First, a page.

Supporting and investing in female-owned businesses for an equitable future
Female entrepreneurship is on the rise globally, with this wave sweeping over the African and Middle Eastern region. Sub-Saharan Africa, in particular, has the world’s highest rate of women involved in entrepreneurial activity. While there remain significant barriers to success that female entrepreneurs face, their contribution to economic stability and development has been widely acknowledged and documented.
As a business leader, I’m passionate about supporting women-owned business to achieve their potential and accelerate their growth. Research shows that women owned businesses generate higher revenue. By investing in female entrepreneurs, communities and countries can create more equitable economic footing and better livelihoods for people around the world.
I also appreciate the changing dynamics of today’s world, and the role the use of technology can play by empowering and unleashing the economic potential of female entrepreneurs to be a force for economic growth.
In this article, as we celebrate women this month, I explore the need to support women-owned businesses drawing on my personal experience working and engaging with female entrepreneurs.
Supporting system changes
In many ways, the world I started my career in is different from today’s world. Innovation and technology play a big role in automating repeated tasks and enabling efficient decision-making.
We have seen the role technology has played in being a gateway to new spaces, markets, and information, thereby boosting women’s economic activity and participation. Studies have shown how mobile banking and smartphones have markedly expanded women’s financial inclusion and enhanced their businesses.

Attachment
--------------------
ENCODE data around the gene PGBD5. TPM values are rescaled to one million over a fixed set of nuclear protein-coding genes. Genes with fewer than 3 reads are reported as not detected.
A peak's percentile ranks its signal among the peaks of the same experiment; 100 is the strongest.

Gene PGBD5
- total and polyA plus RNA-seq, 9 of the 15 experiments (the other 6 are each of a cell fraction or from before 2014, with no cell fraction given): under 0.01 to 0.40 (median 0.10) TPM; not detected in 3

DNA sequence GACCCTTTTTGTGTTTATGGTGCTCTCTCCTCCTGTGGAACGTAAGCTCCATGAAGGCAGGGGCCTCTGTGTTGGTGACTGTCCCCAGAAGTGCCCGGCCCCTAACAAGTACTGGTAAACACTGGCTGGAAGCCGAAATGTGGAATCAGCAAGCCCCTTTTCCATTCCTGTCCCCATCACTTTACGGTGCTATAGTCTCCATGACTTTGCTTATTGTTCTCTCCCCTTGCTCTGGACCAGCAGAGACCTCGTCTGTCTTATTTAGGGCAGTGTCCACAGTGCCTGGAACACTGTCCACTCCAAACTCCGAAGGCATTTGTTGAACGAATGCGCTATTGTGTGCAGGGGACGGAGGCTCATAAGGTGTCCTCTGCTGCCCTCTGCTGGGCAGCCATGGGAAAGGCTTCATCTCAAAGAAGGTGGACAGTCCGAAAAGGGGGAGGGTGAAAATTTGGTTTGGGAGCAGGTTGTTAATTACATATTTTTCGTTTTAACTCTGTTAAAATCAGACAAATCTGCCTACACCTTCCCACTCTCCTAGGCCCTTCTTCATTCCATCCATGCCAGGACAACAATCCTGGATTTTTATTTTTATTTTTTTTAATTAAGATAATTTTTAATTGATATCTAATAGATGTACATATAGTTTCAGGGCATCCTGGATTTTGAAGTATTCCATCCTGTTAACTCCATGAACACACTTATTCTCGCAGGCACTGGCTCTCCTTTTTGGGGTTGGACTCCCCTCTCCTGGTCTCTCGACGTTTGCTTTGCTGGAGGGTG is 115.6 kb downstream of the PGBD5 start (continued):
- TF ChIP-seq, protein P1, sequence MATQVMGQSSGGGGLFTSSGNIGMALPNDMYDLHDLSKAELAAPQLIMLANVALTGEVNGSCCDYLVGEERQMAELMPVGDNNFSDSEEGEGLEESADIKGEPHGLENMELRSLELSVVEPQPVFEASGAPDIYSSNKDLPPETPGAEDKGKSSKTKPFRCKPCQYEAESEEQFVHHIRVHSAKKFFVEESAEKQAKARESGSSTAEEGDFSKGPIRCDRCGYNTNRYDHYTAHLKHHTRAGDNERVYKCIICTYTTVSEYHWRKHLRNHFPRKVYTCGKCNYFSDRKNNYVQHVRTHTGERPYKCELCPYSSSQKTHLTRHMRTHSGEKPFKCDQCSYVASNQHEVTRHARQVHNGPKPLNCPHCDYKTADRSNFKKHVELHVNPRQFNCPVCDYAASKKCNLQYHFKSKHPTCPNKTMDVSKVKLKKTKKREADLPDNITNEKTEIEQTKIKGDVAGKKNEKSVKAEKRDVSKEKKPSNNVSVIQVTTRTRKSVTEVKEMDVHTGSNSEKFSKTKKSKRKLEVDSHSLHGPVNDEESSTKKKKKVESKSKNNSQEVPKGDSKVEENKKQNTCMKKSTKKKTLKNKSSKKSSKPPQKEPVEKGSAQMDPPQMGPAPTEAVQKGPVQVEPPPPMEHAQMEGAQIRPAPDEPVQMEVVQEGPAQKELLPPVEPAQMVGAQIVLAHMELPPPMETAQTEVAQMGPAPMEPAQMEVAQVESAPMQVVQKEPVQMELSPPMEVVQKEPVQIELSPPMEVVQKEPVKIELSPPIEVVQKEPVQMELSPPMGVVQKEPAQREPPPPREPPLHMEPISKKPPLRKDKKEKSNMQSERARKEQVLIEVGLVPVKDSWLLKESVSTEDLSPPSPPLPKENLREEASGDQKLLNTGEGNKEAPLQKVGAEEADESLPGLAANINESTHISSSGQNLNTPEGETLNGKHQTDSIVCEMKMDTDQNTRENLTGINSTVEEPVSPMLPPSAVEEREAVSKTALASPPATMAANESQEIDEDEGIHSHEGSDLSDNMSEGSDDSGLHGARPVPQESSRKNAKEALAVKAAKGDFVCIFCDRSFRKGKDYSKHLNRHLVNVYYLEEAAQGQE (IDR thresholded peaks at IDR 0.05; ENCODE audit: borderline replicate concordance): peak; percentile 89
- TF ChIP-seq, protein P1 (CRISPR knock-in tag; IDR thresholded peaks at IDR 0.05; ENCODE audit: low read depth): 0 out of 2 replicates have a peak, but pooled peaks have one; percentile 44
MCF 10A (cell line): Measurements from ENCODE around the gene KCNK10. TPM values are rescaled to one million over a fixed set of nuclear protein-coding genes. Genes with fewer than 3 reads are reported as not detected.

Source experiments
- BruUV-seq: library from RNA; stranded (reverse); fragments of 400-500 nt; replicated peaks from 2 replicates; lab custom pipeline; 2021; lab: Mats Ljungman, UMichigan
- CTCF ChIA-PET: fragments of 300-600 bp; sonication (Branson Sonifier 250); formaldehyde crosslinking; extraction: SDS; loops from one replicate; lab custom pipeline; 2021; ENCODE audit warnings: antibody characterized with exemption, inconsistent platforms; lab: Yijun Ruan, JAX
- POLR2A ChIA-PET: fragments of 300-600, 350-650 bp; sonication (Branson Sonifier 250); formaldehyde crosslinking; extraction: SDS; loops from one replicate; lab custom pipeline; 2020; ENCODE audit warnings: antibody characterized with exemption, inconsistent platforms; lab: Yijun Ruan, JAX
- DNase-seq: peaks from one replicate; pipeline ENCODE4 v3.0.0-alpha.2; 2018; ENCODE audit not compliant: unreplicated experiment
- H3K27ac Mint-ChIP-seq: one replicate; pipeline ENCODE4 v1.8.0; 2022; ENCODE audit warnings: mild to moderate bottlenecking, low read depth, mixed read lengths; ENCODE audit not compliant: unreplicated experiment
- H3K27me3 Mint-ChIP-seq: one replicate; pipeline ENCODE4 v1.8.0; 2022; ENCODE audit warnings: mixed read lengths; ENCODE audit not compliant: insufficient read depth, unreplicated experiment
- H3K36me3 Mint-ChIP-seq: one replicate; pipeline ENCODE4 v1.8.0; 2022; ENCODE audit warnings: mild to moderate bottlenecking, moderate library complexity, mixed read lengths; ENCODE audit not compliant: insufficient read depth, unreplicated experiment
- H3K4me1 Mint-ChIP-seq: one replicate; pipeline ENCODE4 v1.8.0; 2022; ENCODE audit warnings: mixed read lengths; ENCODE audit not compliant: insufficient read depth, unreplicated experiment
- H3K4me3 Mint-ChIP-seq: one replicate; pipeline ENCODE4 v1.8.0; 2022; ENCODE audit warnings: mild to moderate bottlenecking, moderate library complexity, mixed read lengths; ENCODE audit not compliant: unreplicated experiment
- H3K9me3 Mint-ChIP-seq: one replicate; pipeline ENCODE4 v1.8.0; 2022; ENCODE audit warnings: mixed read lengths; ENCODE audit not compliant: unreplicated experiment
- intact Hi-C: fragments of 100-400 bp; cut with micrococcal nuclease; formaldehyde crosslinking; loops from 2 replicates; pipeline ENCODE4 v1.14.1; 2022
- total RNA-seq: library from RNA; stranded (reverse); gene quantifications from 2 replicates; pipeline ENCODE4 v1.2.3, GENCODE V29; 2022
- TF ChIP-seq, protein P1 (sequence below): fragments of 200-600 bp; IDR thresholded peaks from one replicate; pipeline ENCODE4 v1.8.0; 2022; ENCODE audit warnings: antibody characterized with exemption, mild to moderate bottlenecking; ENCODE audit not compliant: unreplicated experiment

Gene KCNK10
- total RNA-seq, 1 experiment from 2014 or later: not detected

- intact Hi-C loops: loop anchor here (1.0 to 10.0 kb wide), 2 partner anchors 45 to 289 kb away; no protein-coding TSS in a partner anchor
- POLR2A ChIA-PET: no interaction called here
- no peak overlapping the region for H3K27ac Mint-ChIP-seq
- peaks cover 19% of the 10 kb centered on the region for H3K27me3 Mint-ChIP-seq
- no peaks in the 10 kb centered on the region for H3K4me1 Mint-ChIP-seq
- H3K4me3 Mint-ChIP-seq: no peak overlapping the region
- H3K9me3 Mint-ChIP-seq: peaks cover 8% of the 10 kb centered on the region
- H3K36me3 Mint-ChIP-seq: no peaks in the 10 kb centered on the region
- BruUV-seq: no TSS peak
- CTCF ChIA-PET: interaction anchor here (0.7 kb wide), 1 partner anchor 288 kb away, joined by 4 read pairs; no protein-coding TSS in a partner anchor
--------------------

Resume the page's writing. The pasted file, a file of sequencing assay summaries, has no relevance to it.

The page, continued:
In 2020, Standard Chartered launched the Women in Tech (SC Women in Tech Incubator) programme in Ghana. This was in the thick of the COVID-19 global pandemic, but we were cautiously optimistic that it would make a splash in the area of female-led entrepreneurship. However, we could not have imagined how successful it would be. Today we are on to the third cohort.
SC Women in Tech was developed to provide more opportunities for women to develop entrepreneurial excellence. In partnership with Ashesi University’s Ghana Climate Innovation Centre (GCIC), the programme provides female entrepreneurs with the needed support in business management, mentoring, and seed funding. This is the Bank’s contribution to creating opportunities for women to develop entrepreneurial and leadership expertise while scaling up their businesses on the backbone of technology.
We helped beneficiaries of the programme to build their skill and business development through best-in-class workshops, masterclasses and other business training sessions. The entrepreneurs had the opportunity to collaborate, learn, and grow, in addition to mentorship support from seasoned entrepreneurs and experienced professionals. Ultimately, the top five finalists received seed funding and financial guidance to scale up their businesses.